SAGE Journal Articles

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Article 1: Blazina, C. (2001). Part objects, infantile fantasies, and intrapsychic boundaries: An object relations perspective on male difficulties with intimacy. Journal of Men's Studies, 10(1), 89–98.

Learning Objective: Application of theoretical constructs of object relation theories to a concrete example of issues in intimacy

Summary: The author defines male intimacy issues in terms of object relations theory. It is suggested that the process of disidentification, which requires boys to give up their connection with their primary object (mother) and identify with their father, often leads to issues in sustaining intimate relationships. The mechanism of this process is explained in more detail, in relation to part object and infantile fantasies, and suggestions for treatment are proposed.

Questions to Consider:

  1. What is disidentification? What does it mean that it is normative but sometimes unhealthy?
  2. What is the influence of part objects on adults?
  3. What are the positive and negative sides of psychological separateness?


Article 2: Nagoshi, J. L., & Brzuzy, S. (2010). Transgender theory: Embodying research and practice. Affilia, 25(4), 431–443.

Learning Objective: Understanding the development of transgender theory and its relation to social constructivism.

Summary: The authors describe the main points of transgender theory and its concepts of gender. Transgender theory is based on social constructivism, as opposed to essentialism and its somewhat deterministic ideas. Transgender theory, along with feminist and queer theories, liberates sexuality and provides the basis for working against social oppression.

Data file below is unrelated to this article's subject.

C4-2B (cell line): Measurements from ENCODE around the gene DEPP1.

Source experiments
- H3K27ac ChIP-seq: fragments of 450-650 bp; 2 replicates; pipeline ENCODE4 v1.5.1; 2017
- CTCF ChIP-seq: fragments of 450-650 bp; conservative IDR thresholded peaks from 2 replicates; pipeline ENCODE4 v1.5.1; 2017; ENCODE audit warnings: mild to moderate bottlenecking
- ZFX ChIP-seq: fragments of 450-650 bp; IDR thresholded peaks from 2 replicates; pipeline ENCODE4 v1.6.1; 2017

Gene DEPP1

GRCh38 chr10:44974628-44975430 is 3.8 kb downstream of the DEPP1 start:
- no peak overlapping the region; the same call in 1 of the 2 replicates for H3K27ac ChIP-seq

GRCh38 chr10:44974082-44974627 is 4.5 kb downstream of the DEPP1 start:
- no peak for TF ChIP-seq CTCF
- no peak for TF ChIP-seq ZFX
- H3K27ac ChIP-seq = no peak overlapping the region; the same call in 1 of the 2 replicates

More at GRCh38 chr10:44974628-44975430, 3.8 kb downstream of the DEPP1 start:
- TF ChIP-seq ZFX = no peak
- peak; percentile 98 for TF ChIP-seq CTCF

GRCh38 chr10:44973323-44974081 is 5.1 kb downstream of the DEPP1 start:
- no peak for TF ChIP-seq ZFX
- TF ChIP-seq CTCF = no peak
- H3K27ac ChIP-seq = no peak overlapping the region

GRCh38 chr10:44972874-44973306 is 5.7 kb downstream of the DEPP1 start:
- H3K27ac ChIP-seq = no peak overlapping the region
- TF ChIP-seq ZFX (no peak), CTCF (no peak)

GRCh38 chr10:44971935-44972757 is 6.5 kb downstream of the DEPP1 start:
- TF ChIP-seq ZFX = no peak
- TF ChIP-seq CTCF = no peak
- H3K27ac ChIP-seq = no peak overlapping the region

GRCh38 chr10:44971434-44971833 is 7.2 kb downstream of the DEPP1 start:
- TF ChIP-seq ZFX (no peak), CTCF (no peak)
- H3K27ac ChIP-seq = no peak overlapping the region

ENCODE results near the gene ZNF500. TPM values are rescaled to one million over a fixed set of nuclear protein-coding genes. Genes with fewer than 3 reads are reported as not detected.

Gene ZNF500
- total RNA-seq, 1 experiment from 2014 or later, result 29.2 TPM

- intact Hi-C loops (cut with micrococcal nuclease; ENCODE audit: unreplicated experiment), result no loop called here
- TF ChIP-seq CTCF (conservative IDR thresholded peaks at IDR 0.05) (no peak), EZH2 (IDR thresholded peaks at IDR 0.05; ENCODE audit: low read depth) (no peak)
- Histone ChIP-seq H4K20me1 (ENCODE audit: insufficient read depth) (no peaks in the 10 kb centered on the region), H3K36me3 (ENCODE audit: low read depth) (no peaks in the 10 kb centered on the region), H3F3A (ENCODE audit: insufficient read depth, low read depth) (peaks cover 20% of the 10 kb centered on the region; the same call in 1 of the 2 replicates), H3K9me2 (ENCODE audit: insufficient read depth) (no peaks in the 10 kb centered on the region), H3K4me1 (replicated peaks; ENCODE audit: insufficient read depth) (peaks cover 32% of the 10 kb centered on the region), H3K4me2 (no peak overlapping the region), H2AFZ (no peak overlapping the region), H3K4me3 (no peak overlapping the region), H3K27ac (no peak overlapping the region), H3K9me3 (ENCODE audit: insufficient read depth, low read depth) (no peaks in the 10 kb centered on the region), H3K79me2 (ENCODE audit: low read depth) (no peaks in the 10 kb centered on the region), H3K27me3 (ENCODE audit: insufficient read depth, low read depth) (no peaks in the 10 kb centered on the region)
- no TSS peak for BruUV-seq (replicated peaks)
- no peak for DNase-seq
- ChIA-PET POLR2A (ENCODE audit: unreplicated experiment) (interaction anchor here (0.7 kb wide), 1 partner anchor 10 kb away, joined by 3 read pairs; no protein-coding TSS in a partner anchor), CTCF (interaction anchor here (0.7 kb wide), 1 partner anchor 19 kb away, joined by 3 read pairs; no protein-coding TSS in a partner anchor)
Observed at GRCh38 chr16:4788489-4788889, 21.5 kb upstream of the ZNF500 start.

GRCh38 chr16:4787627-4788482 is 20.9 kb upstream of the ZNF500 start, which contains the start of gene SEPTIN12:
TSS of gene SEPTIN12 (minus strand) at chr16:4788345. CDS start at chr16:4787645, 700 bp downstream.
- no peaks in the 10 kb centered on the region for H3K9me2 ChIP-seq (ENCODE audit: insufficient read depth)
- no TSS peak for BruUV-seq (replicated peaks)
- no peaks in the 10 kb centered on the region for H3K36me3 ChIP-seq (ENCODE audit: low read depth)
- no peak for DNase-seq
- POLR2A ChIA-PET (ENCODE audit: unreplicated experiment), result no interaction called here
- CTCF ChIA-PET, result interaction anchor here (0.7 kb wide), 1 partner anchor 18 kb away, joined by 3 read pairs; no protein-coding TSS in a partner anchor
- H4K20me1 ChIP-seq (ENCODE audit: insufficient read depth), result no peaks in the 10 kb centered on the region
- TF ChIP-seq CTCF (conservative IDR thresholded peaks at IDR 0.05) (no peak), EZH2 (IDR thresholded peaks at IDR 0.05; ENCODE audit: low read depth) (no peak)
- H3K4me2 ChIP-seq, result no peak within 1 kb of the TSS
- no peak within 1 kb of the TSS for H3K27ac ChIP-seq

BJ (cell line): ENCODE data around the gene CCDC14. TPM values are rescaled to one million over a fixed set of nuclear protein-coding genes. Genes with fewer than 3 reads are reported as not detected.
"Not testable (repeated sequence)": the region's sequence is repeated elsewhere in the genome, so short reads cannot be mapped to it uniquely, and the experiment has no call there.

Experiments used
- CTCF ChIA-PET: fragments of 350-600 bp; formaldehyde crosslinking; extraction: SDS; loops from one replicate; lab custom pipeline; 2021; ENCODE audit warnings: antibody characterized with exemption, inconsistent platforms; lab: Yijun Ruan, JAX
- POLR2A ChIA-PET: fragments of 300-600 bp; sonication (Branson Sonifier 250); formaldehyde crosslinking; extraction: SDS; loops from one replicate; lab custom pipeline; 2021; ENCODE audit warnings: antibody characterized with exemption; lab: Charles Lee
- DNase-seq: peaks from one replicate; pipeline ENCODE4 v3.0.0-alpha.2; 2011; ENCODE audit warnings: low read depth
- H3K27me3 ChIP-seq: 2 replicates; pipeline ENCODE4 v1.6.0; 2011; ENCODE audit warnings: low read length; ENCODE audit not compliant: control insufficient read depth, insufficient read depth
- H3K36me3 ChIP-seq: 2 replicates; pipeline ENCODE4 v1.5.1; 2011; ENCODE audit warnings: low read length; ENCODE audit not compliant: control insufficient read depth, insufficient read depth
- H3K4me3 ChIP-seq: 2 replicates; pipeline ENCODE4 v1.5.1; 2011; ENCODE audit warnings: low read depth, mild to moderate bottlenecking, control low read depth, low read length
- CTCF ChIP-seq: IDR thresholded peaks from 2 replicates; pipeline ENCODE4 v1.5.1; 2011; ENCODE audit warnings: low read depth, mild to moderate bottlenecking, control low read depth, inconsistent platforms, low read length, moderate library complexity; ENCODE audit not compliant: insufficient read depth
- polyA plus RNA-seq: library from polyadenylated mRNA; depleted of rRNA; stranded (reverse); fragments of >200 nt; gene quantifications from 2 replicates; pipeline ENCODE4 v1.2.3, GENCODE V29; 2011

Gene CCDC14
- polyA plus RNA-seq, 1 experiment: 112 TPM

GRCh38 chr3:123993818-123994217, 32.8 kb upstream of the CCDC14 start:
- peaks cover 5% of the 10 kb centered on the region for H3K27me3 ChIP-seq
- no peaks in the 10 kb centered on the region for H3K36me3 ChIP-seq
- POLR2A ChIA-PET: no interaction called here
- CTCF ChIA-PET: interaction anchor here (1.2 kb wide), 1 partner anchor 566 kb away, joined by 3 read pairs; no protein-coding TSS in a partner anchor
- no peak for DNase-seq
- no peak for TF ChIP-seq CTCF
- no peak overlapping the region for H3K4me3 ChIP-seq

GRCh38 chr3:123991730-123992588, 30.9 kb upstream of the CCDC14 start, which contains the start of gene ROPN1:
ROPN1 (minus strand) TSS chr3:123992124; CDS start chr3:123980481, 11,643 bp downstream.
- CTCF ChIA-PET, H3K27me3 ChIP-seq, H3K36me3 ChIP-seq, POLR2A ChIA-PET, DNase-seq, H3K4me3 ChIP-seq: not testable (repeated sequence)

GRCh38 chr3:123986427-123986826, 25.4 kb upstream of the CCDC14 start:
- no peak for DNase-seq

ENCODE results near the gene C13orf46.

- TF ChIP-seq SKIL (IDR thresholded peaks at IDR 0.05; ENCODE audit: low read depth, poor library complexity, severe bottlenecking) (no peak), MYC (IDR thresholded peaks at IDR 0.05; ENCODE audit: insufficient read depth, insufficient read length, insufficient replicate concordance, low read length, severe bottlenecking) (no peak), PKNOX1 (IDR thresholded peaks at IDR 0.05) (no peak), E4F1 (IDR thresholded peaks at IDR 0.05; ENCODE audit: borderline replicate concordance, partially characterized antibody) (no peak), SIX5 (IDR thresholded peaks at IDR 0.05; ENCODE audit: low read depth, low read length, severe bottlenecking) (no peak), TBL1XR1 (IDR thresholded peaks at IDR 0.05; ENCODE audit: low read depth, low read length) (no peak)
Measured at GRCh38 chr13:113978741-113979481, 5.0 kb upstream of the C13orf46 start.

Questions to Consider:

  1. Which characteristics of transgenderism signal the fluidity of gender?
  2. How is gender conceptualized in essentialism, and how is it conceptualized in social constructivism?
  3. To which of the aforementioned theories (essentialism, social constructivism, and transgender theory) is your own conceptualization of gender closest? Explain.


Article 3: Peplau, L. A. (2003). Human sexuality: How do men and women differ? Current Directions in Psychological Science, 12(2), 37–40.

Learning Objective: Understanding how gender differences in sexuality are measured and generally manifested in the present time—in the sexuality of our contemporaries

Summary: The author summarizes the most important research on gender differences regarding sexual desire, relationship commitment, sexuality and aggression, and the fluidity of sexuality. Also, the limitations of these studies are tackled, along with implications for understanding sexuality.

Questions to Consider:

  1. How are the findings described in this article related to the evolutionary theory of sexuality?
  2. What has changed from the sexuality of our ancestors to nowadays, and what remains the same?
  3. What are the implications of the finding that similar gender patterns are found for hetero- and homosexuals?